You Will Be Free
2017 – Video – duration 10 minutes 15 seconds
“Fortunately, I am not the first person to tell you that you will never die,” wrote American author and actress Cookie Mueller to her terminally ill husband, cartoonist Vittorio Scarpati, in 1989. ‘You simply lose your body. You will be the same, except you won’t have to worry about rent or mortgage or fashionable clothes.’ As Scarpati’s lungs had collapsed due to AIDS-related pneumonia, the lovers could no longer speak: Mueller’s words were part of a project where they communicated through his drawings and her texts, which she compiled into an exhibition, Putti’s Pudding, in the few months between his death and hers.
Juliet Jacques’ video You Will Be Free (2017) takes Mueller’s monologue as a starting point for a meditation on the HIV/AIDS epidemic and the Anglo-American political response, mortality and the meaning of death. It uses archive footage from the 1980s – taken from Rosa von Praunheim’s queer musical City of Lost Souls (1983), the Alternative Miss World competition in London in 1985 and elsewhere – as well as newspaper covers, photographs and computer games, in conjunction with Juliet Jacques’ script, beautifully narrated by Anna-Louise Plowman, to ask searching questions about what it means to have a body, whether it might be a prison and how we might be remembered after death.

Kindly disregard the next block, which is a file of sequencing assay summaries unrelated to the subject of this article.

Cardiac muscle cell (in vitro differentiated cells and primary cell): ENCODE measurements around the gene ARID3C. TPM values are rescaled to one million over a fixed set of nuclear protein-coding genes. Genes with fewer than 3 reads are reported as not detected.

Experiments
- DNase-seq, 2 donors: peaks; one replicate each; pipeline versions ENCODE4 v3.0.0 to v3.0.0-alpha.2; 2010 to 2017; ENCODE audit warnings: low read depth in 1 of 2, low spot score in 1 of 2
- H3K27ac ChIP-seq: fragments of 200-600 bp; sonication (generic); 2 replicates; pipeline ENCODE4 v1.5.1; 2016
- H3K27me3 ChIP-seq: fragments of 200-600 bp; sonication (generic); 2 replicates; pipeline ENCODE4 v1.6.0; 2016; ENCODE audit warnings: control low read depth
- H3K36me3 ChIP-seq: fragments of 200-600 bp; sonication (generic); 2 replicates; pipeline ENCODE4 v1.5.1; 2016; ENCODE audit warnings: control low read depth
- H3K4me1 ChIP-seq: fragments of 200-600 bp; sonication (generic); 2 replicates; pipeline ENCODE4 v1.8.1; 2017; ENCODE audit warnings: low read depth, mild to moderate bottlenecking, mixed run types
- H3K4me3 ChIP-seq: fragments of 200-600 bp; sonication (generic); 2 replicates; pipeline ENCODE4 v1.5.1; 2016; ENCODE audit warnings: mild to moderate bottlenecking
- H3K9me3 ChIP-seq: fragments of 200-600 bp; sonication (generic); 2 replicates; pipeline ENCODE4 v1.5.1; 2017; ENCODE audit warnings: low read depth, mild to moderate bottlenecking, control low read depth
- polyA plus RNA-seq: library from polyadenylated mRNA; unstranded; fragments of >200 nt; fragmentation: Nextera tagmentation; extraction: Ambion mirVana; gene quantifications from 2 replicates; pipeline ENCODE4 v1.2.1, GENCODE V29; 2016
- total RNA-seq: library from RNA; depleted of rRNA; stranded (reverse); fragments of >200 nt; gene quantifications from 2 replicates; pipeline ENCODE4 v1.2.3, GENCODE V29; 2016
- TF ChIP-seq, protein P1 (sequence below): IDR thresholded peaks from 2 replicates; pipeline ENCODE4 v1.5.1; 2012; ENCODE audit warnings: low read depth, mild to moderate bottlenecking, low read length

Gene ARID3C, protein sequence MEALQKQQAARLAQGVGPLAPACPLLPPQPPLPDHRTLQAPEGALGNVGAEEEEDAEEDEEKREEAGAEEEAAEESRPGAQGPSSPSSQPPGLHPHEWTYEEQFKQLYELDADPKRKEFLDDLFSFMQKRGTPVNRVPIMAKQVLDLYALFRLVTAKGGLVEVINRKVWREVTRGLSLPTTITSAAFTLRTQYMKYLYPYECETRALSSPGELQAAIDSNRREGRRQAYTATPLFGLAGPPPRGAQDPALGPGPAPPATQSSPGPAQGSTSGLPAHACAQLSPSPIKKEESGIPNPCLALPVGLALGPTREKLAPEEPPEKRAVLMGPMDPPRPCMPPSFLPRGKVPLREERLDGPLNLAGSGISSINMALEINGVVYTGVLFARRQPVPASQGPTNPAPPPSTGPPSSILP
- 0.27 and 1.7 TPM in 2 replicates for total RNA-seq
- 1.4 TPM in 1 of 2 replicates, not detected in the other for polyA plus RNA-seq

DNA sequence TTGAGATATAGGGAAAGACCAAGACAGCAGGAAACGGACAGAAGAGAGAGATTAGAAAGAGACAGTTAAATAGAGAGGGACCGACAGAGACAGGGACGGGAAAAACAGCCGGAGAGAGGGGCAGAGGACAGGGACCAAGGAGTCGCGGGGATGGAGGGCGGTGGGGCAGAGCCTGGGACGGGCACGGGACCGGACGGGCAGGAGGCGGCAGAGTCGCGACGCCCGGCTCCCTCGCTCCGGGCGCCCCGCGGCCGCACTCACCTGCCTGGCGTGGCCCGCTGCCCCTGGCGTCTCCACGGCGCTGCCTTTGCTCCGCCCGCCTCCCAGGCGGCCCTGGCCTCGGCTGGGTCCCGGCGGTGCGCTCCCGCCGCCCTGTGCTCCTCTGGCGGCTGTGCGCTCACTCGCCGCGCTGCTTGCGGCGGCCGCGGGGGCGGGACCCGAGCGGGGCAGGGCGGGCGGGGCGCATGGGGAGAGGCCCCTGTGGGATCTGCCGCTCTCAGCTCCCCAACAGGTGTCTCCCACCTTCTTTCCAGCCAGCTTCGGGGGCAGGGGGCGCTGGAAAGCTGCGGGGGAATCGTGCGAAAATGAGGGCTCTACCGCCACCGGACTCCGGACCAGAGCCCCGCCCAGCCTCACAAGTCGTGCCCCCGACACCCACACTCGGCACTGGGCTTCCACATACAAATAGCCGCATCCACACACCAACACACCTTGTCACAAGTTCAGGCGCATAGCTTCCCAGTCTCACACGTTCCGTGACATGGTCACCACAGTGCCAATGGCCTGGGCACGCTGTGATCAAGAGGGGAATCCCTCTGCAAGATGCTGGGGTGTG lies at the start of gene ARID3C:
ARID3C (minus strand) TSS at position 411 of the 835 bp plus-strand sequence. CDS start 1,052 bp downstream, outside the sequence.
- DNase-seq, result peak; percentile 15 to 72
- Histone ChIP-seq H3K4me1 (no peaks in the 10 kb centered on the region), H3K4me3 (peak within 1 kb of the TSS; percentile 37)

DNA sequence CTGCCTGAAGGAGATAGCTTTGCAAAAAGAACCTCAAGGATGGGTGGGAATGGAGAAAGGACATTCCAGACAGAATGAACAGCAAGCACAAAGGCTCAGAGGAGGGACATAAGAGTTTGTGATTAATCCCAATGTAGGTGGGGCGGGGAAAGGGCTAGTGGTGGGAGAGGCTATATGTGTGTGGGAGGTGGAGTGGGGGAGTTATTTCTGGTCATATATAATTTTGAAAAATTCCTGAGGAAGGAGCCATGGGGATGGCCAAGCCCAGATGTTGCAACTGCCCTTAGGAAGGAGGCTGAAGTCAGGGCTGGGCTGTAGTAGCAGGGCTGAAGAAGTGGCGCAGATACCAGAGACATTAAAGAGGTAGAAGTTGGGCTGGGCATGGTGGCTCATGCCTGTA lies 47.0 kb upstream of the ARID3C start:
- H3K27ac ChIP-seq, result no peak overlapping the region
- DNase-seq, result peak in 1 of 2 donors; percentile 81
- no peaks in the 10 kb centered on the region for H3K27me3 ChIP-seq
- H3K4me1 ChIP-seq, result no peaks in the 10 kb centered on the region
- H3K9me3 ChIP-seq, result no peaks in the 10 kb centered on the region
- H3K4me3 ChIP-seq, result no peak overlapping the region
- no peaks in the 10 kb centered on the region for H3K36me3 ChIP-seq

(text on the work by Juliet Jacques)
The film was commissioned and first presented by Studio Voltaire, London.
Portrait by Robin Silas Christian
Juliet Jacques― Artist
Juliet Jacques (1981) is a writer and a filmmaker based in London. She has published two books, with the most recent being “Trans: A Memoir” (Verso, 2015). Her short fiction, journalism, criticisms and essays have been published in numerous newspapers, magazines and websites, while her short films have been screened in galleries and at festivals across the world. She also teaches art and creative writing, and hosts the podcast “Suite(212)”, which looks at the arts in their social, political and cultural contexts. Jacques’ work has appeared in The Guardian, where she documented her gender reassignment in a landmark series entitled “A Transgender Journey” (2010–12). Her column was longlisted for the Orwell Prize in 2011. She completed a PhD in Creative & Critical Writing at the University of Sussex in July 2019.